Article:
You might have several PowerPoint decks used in classroom training. Are you looking to make them online-ready to make them available to many people? You can convert your PowerPoint presentation into different formats, such as video, PDF, and XPS, with just a few clicks. However, if you want your PowerPoint deck to be compatible with a Learning Management System (LMS), you need to convert it into SCORM (Sharable Content Object Reference Model). Unfortunately, Microsoft PowerPoint does not come with this conversion option. So, there are many tools out there to perform this task for you. One such tool is iSpring.
If you are planning to implement e-learning in your organization and decide to outsource its design and development work, then your first preference must be India. You can add value to your online training by choosing the right Indian eLearning partner. But, what makes an Indian eLearning partner better over the others? You can find the answer from some of the following lesser-known benefits that Indian e-learning partners offer to overseas organizations.
“It’s play that makes people unafraid to fail and confident to try new things. It’s play that helps us do serious things better because we enjoy them and feel a sense of joy in our achievements.”
Developing a game isn’t easy, let alone a game that teaches. Just as there are different instructional strategies to teach different types of subjects, you need a different game for different types of training. Let us see 4 games that can be used for different types of online training programs.
“Every problem is a gift – without problems we would not grow.”
Failure and problems teach us so much in life. So, problem-solving role play is used in many cases to teach numerous aspects. But, when you deliver training online, how can you ensure that the learners get the experience of facing real-life problems? How can you ensure they acquire the ability to solve the problems? Problem-based learning might be the answer.
Developing online instructional modules for ERP end-user training is always a challenging task. You must consider the instructional design aspects, the functionality issues and the visual treatment of each screen. Even though there are many authoring tools available making the task easy with their amazing abilities, they all have their own weaknesses too. For example, Articulate Storyline does not provide responsive output, Adobe Captivate has its limitations for developing quizzes and Lectora Inspire lacks quality in its simulations. So, how do we ensure that these issues are done away with and create effective online instructional modules for your ERP end-users?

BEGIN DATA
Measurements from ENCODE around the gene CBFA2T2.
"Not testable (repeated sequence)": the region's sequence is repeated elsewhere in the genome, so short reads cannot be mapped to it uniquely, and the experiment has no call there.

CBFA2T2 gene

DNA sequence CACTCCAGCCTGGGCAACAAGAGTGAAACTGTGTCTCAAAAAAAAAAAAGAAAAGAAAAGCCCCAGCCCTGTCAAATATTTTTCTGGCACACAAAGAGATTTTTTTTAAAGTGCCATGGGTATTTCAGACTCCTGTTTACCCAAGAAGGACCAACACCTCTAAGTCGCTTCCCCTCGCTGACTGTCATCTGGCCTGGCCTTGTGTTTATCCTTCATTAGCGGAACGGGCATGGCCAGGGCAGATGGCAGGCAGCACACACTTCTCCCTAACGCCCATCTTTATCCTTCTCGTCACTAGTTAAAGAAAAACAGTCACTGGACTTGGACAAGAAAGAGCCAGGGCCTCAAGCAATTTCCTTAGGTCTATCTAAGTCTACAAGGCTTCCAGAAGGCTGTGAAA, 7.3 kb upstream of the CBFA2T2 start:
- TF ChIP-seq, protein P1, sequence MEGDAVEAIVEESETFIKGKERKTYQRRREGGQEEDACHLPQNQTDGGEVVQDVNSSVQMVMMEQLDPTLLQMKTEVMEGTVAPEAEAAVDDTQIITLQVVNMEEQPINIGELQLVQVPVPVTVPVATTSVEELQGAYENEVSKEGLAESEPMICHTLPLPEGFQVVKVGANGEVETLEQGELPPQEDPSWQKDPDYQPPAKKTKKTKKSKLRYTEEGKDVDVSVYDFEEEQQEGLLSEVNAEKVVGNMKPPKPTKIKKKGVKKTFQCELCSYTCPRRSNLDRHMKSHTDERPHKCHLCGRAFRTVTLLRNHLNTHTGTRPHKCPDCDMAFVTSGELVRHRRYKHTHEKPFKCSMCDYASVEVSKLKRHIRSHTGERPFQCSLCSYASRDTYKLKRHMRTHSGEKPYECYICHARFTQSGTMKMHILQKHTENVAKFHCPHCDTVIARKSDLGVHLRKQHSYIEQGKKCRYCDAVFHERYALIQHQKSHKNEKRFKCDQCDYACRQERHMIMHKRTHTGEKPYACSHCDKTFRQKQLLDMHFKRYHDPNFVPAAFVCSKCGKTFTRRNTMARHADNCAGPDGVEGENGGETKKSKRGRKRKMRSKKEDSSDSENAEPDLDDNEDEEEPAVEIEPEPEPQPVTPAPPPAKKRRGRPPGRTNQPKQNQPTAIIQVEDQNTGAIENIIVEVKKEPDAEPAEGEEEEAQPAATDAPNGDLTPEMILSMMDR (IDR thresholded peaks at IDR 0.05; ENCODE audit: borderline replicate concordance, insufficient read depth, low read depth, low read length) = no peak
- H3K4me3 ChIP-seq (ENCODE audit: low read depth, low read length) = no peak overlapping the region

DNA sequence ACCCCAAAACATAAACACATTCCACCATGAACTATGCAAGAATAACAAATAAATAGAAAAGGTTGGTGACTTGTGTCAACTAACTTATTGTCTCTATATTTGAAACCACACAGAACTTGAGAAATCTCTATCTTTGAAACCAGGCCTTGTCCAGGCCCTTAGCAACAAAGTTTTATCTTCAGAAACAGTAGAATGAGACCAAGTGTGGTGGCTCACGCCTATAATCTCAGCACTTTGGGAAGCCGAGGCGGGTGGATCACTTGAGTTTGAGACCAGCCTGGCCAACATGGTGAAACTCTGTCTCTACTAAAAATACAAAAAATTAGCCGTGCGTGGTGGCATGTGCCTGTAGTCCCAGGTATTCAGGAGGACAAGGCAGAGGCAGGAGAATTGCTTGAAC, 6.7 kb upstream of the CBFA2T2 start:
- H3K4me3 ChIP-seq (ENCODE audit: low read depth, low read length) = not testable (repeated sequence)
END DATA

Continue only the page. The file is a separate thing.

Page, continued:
Traditionally, Adobe Flash has been preferred by e-learning developers around the globe to develop highly interactive training courses. However, the conversion of Flash-based online content to HTML5 is on the rise and that raises questions about the future of Flash and Flash-based training content. So, why should training managers care about this?
Although e-learning and mobile learning are used synonymously, e-learning content and design cannot be used for m-learning. This is because of the difference in the screen size, layout of devices and compatibility with the output. Additionally, there is a difference in developing content for mobile learning and e-learning. It certainly needs a different approach, which considers the context of learning, how learners use their mobile devices, and what they use it for. So, here are 6 learning design considerations for developing mobile learning.
Each subject is learned in a unique way. For example, a language is learned well by speaking and practicing, and science by observations and validation. Similarly, executing tasks on a software application is learned well by observing the procedures and trying them again and again. Doing this on a live software application might lead to undesired consequences. For such a scenario, software training simulations can be a solution.
It might seem that converting classroom training to e-learning is quite an easy task. It is often assumed that as most of the subject matter already exists, you only have to put it in an authoring tool, publish it to a compatible format and upload it online. However, it’s not that easy. Converting classroom content to the online format involves various considerations such as format of the course, technology support, and a resource person. Failure in meeting the desired outcome results not just loss of time and money, but also ineffective training. So, before starting on with the conversion process, there are a few questions to be answered.
One of the most important objectives of training in any organization is that employees retain the knowledge gained during training and apply it in their work. However, research shows that learners forget 50%-80% of what is learned within 24 hours, and by 30 days, they only retain about 2%-3% of the information. As organizations spend millions of dollars on training, they cannot afford such rapid loss of information. Reinforcing training with microlearning bites can be very helpful to fight this forgetting curve.